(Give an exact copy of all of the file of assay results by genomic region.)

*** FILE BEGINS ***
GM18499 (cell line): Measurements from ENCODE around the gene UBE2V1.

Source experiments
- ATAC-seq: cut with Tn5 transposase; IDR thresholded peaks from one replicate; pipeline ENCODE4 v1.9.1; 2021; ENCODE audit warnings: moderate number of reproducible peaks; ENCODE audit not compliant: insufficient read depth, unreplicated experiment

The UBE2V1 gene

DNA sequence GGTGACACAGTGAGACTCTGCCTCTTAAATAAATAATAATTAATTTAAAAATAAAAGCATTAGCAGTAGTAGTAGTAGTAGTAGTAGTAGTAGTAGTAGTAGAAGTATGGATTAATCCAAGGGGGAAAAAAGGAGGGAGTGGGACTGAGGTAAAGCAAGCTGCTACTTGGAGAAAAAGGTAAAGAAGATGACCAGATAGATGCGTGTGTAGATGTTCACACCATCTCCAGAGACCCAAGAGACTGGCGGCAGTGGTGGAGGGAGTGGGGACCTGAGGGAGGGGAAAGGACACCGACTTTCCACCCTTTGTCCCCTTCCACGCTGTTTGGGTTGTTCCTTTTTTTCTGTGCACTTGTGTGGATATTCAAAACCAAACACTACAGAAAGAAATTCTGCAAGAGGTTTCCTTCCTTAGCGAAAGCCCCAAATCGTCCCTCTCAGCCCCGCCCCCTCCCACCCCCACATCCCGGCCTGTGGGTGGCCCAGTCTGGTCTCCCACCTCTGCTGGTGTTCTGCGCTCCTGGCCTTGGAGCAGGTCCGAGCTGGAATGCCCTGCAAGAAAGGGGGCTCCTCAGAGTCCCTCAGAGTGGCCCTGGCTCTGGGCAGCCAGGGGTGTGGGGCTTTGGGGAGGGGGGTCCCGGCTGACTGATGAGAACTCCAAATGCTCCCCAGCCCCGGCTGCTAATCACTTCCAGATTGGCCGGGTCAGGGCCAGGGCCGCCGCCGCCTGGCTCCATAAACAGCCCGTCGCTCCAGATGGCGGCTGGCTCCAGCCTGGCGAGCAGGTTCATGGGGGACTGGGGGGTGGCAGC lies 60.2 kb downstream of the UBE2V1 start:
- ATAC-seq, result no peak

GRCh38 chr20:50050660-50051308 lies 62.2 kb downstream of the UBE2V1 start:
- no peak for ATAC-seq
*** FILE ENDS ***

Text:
GM18499 (cell line): Measurements from ENCODE around the gene UBE2V1.

Source experiments
- ATAC-seq: cut with Tn5 transposase; IDR thresholded peaks from one replicate; pipeline ENCODE4 v1.9.1; 2021; ENCODE audit warnings: moderate number of reproducible peaks; ENCODE audit not compliant: insufficient read depth, unreplicated experiment

The UBE2V1 gene

DNA sequence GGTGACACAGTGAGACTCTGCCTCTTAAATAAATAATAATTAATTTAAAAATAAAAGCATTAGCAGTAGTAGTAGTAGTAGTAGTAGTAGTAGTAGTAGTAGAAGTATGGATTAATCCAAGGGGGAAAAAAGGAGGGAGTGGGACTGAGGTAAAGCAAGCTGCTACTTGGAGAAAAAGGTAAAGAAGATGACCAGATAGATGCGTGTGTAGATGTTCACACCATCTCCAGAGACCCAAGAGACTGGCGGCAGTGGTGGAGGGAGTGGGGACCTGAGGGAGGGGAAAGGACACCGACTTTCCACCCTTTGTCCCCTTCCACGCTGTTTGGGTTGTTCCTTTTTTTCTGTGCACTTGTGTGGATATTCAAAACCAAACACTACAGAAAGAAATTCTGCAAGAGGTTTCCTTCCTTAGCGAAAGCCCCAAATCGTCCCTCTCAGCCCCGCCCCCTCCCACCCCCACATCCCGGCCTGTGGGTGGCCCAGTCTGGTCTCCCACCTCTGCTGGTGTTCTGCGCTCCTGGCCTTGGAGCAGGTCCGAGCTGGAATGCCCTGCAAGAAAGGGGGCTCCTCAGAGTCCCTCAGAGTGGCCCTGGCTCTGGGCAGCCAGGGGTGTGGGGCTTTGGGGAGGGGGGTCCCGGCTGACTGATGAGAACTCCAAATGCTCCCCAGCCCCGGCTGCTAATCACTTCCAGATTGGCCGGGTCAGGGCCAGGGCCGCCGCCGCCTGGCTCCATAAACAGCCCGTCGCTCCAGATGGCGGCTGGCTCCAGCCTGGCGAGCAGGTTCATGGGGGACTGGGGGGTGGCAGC lies 60.2 kb downstream of the UBE2V1 start:
- ATAC-seq, result no peak

GRCh38 chr20:50050660-50051308 lies 62.2 kb downstream of the UBE2V1 start:
- no peak for ATAC-seq